Back in the day, if you had a problem at home with the lights, the plumbing, the kitchen stove, the aircon, moving large furniture, who would you call?
Chances are it involved asking your dad or long-lost uncles if they had any good “lobang” or fix-it-all handymen who just knew their way around the house.
But relying on good ol’ word-of-mouth has its downsides.
You depend on the same old contacts, even though they may not be specialists, or may not be the right people for the job. You’re also limited by your own network or there might be a communication breakdown (many of these old-time handymen speak only some form of Chinese dialect).
Enter Ovvy, a mobile app aimed at linking professional home services providers like electricians, plumbers, home movers, cleaners and aircon technicians to the open and online market.
Ovvy allows anyone on their app to source for these service providers, read unbiased reviews and bid for these services. An escrow account ensures the money is only released when both you and the merchant agree the job has been satisfactorily completed.
But Ovvy doesn’t just connect users to service providers. It gives service providers a platform and means to market themselves when they otherwise couldn’t. That’s a boon for a city-state like Singapore that is moving towards sustainability.
The idea of renting, lending, swapping and co-sharing goods and services in a sharing economy is gaining momentum. Witness the rise of services like car-sharing app BlueSG, home rental app Airbnb, and P2P sharing or renting services like MyRent and Style Theory.
Launched in Singapore in June 2018 by entrepreneurs Thomas Beattie and Mia Gigandet, Ovvy has hit 30,000 downloads in under a year. Two-thirds of the user base are active users, excluding the service providers themselves. In May this year, Ovvy secured S$600,000 in seed funding from angel investor Rapzo Capital.
Beattie, a former S-League football player turned serial entrepreneur, said his platform plugs into the whole sharing economy eco-system.
“On a daily basis, someone in Singapore is likely to use something from the sharing economy. There’s transport, food, and other services and the possibilities are endless.”
“These days, a lot of people are inclined to work on their own terms. They don’t have to be assessed or judged by someone from above. They work when they want, as much as they want and they are empowered in a way that the corporate structure limits them,” said the 32-year-old Englishman from East Yorkshire.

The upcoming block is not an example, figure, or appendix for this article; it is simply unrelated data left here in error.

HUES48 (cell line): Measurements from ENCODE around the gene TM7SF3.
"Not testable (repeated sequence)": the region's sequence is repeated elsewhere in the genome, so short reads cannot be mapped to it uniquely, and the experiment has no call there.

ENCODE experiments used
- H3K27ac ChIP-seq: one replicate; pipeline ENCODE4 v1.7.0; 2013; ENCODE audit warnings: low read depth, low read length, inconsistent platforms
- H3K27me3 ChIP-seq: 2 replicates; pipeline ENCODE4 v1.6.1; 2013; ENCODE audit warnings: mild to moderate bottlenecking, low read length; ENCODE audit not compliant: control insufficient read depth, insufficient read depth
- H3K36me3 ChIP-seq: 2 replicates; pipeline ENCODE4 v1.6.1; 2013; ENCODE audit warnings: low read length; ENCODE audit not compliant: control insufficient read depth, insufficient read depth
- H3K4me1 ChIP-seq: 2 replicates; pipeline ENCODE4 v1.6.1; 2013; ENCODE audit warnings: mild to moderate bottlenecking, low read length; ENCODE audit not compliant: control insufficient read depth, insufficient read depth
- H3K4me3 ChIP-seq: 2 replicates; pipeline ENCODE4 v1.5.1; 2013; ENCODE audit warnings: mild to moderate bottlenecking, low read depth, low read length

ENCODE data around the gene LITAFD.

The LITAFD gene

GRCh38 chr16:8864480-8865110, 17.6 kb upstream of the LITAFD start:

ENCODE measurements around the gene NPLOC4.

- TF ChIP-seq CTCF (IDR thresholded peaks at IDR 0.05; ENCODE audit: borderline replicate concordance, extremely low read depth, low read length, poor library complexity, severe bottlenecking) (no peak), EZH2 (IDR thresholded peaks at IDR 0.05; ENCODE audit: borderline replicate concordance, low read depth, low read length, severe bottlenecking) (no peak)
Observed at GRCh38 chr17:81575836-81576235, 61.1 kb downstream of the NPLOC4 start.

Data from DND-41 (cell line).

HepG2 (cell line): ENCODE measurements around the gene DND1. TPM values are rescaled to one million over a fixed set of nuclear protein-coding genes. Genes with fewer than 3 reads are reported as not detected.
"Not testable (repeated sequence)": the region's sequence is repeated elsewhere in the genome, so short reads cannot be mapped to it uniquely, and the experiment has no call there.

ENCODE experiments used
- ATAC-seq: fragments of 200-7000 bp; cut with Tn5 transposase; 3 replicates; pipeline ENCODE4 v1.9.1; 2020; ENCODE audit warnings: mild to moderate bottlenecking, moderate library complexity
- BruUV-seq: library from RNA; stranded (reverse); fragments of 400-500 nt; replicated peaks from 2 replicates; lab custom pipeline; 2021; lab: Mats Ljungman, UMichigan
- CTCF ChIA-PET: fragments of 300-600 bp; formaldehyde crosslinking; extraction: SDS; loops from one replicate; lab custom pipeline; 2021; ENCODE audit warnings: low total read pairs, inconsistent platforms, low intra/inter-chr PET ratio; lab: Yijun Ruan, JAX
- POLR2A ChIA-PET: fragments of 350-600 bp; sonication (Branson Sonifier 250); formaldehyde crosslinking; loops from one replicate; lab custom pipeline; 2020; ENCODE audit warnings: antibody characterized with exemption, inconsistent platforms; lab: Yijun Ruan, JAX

A former midfielder with Hougang United FC and SAFFC, Beattie’s journeyman football career came to an abrupt halt when he suffered a sickening clash of heads during an S-League game against Geylang in 2015. He woke up in hospital with two fractured and compressed eye sockets and a broken cheek, forehead, nose and brain bleed.
After turning out for football clubs in Canada, Norway, Australia, Scotland and Albania, the collision permanently put him off football and forced him to evaluate his career. He called the accident his “beautiful nightmare” because it proved to be a blessing in disguise.
Inquisitive and active by nature, Beattie says he plunged into entrepreneurship because he’s constantly trying to problem-solve on a daily basis.
“I’m always in this space of analysing. How can I make this better? Faster? How can I streamline technologies to it?”
Apart from Ovvy, Beattie has either invested or started 10 other businesses that range from tech ventures like Chow and web design service Roque Press. Beattie also launched a custom-built hygiene solution product registered in Singapore early this year. His team raised a significant US$250,000 for this project that distributes these hygiene units to hotels, schools, gyms and condominiums.
Making and coping with the switch
Making the switch from full-time athlete to entrepreneur also came with some hard-knock money lessons.
“Being a full-time startup entrepreneur means living in a more sustainable way because you don’t know when your business starts generating revenue,” said Beattie, who says start-up life is a 24-7 job.
“But it does come with its perks, such as deep and long-lasting friendships,” says Beattie, who was on CLEO’s list of Most Eligible Bachelors in 2019. Many of his business partners are now his friends because they share the same values and approach to life.
“I like to take an idea, marinate on it as I develop it while asking around. Sport for me has always been a vehicle to explore these ideas,” said Beattie, who makes use of the discipline he picked up from the sport to shape his business mentality, while tapping on his athlete network to bring his ideas to fruition.
“Being an entrepreneur can be quite lonely at times. There are many things you have to do solo, and you can’t schedule things ahead of time because work is a priority.”
“It’s like trying to grow into a different style of living. It’s evolved, with constant pressure.”
But Beattie feels hard work and nonstop hustle is all worth it in the end, for all that he’s gained–– a hunger for success and the constant pursuit to realise bigger and better goals.
His top tip for those keen to be an entrepreneur themselves?
“Associate and meet people of different demographics and age, religion, race. If you’re always around the same groups, you’ll stay the same. A large part of who you are is influenced by who you associate with.”
“Be around people who think differently and have different experiences. And try and learn from that– through others’ eyes.”
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By Geraldine Mark
Geraldine has always been a mixed bag by nature. To her advantage, she has learnt how to identify connections across disparate subjects. Her interests include food and fitness. She also likes the smell of hot coffee, fried bacon and freshly-laundered clothes, in no particular order.